Abu Dhabi, UAETuesday 22 October 2019

Masdar scientist wins award for nanotechnology work

Nazek El Atab is among 15 women scientific researchers from across the globe to be handed the L’Oréal-Unesco For Women in Science International Rising Talents award.
 Nazek El Atab, PhD candidate in interdisciplinary engineering at the Masdar Institute of Science and Technology in Abu Dhabi. Ms El Atab was one of the four recipients of the L’Oréal-Unesco for women in science Middle East fellowship for her research on nano-memory devices. Christopher Pike / The National
Nazek El Atab, PhD candidate in interdisciplinary engineering at the Masdar Institute of Science and Technology in Abu Dhabi. Ms El Atab was one of the four recipients of the L’Oréal-Unesco for women in science Middle East fellowship for her research on nano-memory devices. Christopher Pike / The National

ABU DHABI // A Masdar Institute scientist has won an international award for her work in nanotechnology, and she urges women to embrace science as a career.

Nazek El Atab is among 15 international female researchers to have won the L’Oreal-Unesco For Women in Science International Rising Talents award.

Each received €15,000 (Dh58,700) for their contributions in quantum physics, physical sciences and astrophysics.

The money is intended to encourage and support them in their careers.

Ms El Atab, 25, a Lebanese, is a doctoral student and the sole winner from the Arabian Gulf.

Her work focuses on fabricating non-volatile, low-power memory devices with enhanced performance.

“It’s sad that in the region that historically led the world in science – such as when Europe was facing the Dark Ages – scientific research is not a priority”, she said.

“And above all, very few Arab women are contributing in science and technology.”

Ms El Atab decried what she said was Arab society’s assumption that women scientists were unable to pursue their careers while balancing them with their family responsibilities such as raising children and doing housework.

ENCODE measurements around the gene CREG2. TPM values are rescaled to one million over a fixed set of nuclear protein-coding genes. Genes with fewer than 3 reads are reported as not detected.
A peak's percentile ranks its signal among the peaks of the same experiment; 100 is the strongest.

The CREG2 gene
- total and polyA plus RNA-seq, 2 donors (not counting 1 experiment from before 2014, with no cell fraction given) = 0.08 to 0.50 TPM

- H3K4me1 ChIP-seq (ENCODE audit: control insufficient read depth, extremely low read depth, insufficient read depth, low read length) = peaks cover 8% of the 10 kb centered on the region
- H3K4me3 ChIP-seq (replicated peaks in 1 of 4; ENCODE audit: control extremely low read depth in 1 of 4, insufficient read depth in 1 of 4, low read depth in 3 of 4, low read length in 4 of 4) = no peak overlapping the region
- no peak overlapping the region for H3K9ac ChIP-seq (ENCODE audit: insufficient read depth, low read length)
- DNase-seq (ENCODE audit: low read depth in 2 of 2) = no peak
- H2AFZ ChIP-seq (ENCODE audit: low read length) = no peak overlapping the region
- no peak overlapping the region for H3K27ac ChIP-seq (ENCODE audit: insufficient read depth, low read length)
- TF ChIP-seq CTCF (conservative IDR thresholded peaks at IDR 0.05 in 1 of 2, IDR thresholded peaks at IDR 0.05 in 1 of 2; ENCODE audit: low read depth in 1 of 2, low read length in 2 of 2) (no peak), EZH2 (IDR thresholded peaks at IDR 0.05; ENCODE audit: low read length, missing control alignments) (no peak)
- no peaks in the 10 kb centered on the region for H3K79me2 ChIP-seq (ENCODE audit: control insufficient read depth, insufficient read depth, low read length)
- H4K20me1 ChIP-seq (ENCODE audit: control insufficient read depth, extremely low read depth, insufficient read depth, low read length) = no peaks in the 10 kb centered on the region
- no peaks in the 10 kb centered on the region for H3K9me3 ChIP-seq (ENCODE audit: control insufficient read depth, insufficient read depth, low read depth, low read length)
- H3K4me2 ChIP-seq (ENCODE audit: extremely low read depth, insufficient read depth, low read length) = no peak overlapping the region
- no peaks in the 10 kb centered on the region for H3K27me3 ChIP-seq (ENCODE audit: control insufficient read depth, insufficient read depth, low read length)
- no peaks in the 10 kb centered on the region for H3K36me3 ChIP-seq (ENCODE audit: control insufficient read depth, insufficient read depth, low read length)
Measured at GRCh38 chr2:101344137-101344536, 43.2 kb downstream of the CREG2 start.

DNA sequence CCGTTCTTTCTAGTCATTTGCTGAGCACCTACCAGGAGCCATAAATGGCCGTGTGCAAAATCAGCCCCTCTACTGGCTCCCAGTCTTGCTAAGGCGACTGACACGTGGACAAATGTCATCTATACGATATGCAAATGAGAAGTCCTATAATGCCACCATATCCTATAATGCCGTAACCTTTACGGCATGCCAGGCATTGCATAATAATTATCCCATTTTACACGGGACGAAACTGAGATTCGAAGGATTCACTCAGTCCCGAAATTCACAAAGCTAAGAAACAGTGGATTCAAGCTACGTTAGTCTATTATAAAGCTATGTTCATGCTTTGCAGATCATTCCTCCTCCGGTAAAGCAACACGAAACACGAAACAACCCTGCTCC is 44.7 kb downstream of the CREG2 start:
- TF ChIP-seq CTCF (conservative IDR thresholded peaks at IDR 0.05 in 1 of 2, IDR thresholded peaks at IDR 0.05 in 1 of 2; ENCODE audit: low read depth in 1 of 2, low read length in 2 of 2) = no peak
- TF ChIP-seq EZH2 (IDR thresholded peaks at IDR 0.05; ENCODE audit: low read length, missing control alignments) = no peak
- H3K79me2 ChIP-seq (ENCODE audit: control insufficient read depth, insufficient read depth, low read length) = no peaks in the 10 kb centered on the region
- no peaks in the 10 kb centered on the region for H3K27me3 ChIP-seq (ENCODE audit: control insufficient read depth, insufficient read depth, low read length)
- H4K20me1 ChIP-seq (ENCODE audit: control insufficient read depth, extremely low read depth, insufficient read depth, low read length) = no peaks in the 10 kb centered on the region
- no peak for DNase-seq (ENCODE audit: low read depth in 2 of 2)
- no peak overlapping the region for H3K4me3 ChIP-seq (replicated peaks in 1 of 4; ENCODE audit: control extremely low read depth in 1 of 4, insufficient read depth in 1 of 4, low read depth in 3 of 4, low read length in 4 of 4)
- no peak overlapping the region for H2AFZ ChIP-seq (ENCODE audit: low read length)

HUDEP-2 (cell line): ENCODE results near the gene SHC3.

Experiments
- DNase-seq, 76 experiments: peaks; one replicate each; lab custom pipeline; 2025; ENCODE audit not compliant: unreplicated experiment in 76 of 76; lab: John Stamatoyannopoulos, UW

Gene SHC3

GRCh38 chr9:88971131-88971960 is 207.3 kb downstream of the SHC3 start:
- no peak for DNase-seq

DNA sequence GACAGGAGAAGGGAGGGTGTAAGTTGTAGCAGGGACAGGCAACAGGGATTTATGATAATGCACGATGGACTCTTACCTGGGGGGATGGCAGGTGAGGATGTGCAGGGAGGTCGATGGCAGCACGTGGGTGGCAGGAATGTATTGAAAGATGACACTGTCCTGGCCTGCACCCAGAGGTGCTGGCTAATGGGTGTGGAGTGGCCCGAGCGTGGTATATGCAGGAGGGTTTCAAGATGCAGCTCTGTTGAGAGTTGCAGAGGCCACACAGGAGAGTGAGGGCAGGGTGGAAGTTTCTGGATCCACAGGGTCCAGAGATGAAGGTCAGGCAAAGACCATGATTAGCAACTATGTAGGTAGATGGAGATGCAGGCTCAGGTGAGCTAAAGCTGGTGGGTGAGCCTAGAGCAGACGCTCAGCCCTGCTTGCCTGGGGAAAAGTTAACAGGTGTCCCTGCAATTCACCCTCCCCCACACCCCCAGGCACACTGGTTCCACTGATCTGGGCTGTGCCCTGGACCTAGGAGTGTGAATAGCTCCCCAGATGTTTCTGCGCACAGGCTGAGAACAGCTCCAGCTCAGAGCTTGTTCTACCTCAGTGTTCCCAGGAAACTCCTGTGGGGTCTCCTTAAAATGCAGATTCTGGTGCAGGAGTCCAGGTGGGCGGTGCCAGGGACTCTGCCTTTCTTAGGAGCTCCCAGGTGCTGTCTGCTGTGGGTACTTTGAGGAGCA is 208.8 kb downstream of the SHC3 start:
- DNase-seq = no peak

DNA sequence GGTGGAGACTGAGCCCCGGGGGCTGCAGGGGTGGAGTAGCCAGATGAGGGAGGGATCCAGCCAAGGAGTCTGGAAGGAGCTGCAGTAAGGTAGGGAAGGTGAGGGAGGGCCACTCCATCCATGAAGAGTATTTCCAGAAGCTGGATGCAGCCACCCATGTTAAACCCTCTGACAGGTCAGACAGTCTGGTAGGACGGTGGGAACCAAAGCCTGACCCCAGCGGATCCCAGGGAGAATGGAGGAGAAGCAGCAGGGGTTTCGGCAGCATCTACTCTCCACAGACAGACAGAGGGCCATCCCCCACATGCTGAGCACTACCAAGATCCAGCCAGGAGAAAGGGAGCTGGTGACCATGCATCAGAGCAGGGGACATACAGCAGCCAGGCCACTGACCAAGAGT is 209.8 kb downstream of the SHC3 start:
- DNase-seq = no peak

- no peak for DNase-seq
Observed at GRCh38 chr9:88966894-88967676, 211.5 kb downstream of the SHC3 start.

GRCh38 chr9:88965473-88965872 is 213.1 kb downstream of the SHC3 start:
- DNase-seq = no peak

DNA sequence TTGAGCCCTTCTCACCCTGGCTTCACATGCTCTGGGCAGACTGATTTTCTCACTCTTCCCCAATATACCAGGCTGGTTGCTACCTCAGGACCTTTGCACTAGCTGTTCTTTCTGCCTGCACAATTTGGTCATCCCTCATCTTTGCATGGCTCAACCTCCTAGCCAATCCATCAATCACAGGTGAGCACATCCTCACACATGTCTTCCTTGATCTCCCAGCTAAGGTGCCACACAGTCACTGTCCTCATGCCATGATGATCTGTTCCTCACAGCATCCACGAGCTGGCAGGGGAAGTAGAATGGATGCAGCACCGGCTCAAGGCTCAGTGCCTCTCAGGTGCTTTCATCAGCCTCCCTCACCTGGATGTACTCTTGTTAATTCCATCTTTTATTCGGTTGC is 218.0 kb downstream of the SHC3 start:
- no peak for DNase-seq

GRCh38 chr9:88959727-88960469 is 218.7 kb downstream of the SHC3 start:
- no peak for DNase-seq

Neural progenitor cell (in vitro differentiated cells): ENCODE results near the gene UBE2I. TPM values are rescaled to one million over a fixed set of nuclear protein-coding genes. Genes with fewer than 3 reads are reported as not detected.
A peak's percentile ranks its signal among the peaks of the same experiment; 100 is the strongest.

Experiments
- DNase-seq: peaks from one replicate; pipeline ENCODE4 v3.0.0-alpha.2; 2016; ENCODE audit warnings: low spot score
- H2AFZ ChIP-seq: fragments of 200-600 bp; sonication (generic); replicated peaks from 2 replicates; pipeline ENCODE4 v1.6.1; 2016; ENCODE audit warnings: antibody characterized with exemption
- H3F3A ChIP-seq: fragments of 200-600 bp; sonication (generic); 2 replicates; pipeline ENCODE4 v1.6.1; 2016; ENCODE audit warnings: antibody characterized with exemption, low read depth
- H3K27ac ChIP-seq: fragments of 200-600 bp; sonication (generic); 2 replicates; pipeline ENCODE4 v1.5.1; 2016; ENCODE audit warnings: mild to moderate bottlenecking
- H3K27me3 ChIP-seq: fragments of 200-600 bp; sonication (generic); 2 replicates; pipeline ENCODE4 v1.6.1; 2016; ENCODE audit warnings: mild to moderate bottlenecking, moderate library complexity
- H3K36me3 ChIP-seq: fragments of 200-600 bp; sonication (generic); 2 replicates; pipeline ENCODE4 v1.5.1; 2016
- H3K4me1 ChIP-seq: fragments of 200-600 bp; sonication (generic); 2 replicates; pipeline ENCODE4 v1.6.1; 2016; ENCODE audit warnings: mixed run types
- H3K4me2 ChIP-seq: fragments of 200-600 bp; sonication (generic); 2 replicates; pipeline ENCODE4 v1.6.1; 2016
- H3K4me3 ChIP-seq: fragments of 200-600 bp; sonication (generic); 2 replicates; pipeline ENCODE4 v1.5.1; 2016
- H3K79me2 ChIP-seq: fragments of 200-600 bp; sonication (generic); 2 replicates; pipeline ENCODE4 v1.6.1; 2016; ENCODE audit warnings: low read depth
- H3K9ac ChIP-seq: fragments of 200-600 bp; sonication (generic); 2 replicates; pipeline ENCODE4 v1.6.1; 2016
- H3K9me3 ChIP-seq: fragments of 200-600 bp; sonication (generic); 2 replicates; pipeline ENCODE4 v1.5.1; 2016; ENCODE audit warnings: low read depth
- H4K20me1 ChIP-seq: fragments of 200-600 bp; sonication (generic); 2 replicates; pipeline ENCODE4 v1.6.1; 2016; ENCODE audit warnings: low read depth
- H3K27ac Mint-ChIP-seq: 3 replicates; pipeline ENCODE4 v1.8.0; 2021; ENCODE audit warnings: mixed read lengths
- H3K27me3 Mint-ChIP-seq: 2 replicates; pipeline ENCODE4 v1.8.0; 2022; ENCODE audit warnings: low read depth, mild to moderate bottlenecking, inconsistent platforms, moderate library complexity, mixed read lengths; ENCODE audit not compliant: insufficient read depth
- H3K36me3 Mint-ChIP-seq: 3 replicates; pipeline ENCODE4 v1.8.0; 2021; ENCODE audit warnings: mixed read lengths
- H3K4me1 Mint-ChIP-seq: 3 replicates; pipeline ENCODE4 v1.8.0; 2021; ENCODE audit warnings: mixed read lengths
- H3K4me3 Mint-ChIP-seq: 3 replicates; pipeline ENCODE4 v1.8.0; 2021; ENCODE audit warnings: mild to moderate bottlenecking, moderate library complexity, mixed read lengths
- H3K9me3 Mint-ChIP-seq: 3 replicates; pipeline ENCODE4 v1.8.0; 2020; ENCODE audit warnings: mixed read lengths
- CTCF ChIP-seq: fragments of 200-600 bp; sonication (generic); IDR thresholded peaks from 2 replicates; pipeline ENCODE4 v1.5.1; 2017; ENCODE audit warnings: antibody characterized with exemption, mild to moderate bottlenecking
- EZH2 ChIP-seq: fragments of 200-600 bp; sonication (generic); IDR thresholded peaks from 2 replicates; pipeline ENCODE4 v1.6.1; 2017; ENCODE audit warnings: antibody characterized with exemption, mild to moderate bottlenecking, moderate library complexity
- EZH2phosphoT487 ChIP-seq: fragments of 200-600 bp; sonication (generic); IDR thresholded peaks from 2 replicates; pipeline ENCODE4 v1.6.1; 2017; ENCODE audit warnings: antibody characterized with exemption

“Such an attitude is really sad. We should not underestimate the power of women, we can run the lab as well as the home together,” she said.

It was the responsibility of governments and families to encourage women to contribute to their country’s development, Ms El Atab added.

“We need to provide the flexible and favourable environment to women to pursue their dreams. No nation can move forward if it lacks a strong foundation in science and technology,” she said.

Each year, the L’Oreal-Unesco’s International Rising Talent Grants scheme awards grants to 15 doctoral students and post-doctoral fellows. The grant recipients conduct research in disciplines such as ecology and sustainable development, physics, pharmacology, epidemiology, medical research, neuroscience and evolutionary biology.

Since 1998, the award has supported more than 2,700 young women from 115 countries. Grant recipients such as Elizabeth Blackburn and Ada Yonath have won Nobel prizes.

Scientists such as Ms El Atab are giving the world hope that hard work and commitment could address today’s global challenges, said Jean-Paul Agon, chairman of the L’Oreal Foundation. “Only a shared, controlled science at the service of the world’s population is able to meet the major challenges of the 21st century, and our researchers are the proof. They are the ones that give science all its greatness.”

akhaishgi@thenational.ae

Updated: April 1, 2017 04:00 AM

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